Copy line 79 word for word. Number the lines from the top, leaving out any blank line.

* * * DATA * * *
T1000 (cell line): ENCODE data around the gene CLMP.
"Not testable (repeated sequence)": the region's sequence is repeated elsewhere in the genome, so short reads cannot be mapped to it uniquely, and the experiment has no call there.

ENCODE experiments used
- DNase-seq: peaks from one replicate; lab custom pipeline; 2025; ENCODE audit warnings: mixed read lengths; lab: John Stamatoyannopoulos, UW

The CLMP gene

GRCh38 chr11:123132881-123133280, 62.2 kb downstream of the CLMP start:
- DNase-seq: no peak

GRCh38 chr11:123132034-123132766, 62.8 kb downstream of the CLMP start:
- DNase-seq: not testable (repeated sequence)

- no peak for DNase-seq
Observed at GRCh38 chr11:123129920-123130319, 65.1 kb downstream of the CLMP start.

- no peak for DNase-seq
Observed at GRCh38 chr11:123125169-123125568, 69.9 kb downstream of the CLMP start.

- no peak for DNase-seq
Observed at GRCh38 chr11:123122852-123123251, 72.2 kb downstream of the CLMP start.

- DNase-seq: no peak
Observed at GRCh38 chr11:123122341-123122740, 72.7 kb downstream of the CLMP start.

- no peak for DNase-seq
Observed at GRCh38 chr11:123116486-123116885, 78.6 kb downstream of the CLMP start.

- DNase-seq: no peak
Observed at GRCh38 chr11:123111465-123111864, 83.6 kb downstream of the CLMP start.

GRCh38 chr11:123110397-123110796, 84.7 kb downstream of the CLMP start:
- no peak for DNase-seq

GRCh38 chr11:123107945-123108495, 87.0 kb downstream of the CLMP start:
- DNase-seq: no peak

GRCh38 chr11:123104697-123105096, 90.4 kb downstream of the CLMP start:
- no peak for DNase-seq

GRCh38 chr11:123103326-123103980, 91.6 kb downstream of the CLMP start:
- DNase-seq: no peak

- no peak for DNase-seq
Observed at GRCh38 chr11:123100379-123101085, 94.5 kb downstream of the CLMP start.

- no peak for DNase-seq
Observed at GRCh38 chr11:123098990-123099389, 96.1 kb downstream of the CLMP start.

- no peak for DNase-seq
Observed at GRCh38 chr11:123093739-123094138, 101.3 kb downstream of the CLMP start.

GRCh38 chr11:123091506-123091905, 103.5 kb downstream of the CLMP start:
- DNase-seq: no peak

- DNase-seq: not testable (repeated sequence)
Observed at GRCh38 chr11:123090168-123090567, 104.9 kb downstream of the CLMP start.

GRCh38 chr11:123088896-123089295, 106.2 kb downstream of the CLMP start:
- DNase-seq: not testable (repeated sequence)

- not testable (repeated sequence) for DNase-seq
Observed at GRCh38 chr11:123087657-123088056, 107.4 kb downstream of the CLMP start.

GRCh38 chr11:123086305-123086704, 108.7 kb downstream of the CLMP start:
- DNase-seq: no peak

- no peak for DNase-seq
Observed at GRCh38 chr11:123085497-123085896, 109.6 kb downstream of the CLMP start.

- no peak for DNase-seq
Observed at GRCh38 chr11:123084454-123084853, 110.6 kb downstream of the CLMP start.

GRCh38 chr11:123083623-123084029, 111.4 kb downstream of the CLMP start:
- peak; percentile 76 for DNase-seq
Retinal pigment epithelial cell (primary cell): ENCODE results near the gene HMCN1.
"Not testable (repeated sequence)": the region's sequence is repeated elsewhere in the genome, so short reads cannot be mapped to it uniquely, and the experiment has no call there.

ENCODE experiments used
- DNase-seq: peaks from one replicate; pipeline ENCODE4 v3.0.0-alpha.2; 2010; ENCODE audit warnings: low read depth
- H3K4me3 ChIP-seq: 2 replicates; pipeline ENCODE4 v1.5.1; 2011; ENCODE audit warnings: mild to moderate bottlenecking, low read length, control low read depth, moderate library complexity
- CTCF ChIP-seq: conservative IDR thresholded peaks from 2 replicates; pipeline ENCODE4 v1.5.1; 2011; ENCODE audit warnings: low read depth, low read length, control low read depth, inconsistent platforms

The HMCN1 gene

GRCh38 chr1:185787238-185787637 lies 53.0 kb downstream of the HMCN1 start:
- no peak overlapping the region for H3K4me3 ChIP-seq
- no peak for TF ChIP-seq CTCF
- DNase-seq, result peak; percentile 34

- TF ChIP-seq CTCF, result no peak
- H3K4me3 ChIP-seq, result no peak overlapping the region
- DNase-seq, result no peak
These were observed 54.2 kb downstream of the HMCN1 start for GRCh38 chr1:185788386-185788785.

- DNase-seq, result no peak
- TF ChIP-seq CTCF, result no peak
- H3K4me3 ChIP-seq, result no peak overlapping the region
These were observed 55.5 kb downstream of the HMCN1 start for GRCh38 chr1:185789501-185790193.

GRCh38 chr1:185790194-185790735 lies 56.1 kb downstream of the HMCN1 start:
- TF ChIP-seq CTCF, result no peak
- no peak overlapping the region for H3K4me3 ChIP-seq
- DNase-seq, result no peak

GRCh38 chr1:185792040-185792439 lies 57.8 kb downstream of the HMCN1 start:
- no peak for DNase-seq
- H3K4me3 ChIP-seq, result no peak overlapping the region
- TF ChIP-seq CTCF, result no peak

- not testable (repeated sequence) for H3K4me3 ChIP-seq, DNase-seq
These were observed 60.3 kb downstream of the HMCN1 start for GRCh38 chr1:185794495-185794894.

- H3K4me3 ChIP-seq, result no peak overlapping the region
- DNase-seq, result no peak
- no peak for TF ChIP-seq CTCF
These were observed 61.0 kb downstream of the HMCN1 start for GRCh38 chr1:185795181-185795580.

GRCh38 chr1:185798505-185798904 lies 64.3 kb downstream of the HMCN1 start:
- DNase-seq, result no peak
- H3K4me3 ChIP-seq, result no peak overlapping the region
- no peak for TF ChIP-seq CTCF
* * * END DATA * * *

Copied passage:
- not testable (repeated sequence) for H3K4me3 ChIP-seq, DNase-seq